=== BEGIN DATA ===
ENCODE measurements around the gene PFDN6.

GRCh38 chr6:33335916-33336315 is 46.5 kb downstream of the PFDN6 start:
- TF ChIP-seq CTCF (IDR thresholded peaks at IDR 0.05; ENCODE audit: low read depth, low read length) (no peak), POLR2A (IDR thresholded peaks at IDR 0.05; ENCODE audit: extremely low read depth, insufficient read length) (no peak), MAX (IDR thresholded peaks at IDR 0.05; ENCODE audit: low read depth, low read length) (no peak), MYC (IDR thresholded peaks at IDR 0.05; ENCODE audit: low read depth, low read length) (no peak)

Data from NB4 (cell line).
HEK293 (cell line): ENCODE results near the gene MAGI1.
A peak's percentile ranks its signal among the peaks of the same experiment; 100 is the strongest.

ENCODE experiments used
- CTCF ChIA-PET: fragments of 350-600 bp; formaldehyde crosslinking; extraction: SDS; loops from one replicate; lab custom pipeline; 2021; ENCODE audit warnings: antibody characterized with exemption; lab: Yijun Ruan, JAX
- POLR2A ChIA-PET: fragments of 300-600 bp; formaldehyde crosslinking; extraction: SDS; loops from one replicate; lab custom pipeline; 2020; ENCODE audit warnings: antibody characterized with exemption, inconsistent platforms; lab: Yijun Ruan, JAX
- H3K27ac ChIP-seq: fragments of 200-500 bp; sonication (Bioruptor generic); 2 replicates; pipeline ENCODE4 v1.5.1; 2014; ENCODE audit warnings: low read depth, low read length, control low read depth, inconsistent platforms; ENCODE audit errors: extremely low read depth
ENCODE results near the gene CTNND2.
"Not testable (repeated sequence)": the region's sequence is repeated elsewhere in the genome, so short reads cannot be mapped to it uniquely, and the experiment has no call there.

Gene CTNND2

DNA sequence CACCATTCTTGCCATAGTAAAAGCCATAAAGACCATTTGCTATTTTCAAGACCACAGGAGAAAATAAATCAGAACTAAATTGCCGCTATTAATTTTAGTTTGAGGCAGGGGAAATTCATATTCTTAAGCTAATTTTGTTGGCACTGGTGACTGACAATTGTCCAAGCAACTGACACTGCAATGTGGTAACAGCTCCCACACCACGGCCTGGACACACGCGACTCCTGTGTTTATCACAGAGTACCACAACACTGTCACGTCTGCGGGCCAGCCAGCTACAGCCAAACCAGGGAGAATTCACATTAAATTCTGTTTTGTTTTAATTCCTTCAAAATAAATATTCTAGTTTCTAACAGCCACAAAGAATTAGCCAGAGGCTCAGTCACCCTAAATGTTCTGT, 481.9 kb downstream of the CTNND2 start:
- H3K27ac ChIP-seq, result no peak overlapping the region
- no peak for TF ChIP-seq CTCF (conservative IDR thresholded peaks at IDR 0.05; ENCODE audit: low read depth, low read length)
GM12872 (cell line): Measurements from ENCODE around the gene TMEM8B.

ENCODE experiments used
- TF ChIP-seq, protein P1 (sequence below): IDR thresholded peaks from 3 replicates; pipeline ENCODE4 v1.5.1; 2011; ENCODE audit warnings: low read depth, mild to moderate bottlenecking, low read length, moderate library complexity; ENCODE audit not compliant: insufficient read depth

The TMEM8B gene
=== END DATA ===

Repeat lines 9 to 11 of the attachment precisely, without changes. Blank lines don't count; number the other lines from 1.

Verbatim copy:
- POLR2A ChIA-PET: fragments of 300-600 bp; formaldehyde crosslinking; extraction: SDS; loops from one replicate; lab custom pipeline; 2020; ENCODE audit warnings: antibody characterized with exemption, inconsistent platforms; lab: Yijun Ruan, JAX
- H3K27ac ChIP-seq: fragments of 200-500 bp; sonication (Bioruptor generic); 2 replicates; pipeline ENCODE4 v1.5.1; 2014; ENCODE audit warnings: low read depth, low read length, control low read depth, inconsistent platforms; ENCODE audit errors: extremely low read depth
ENCODE results near the gene CTNND2.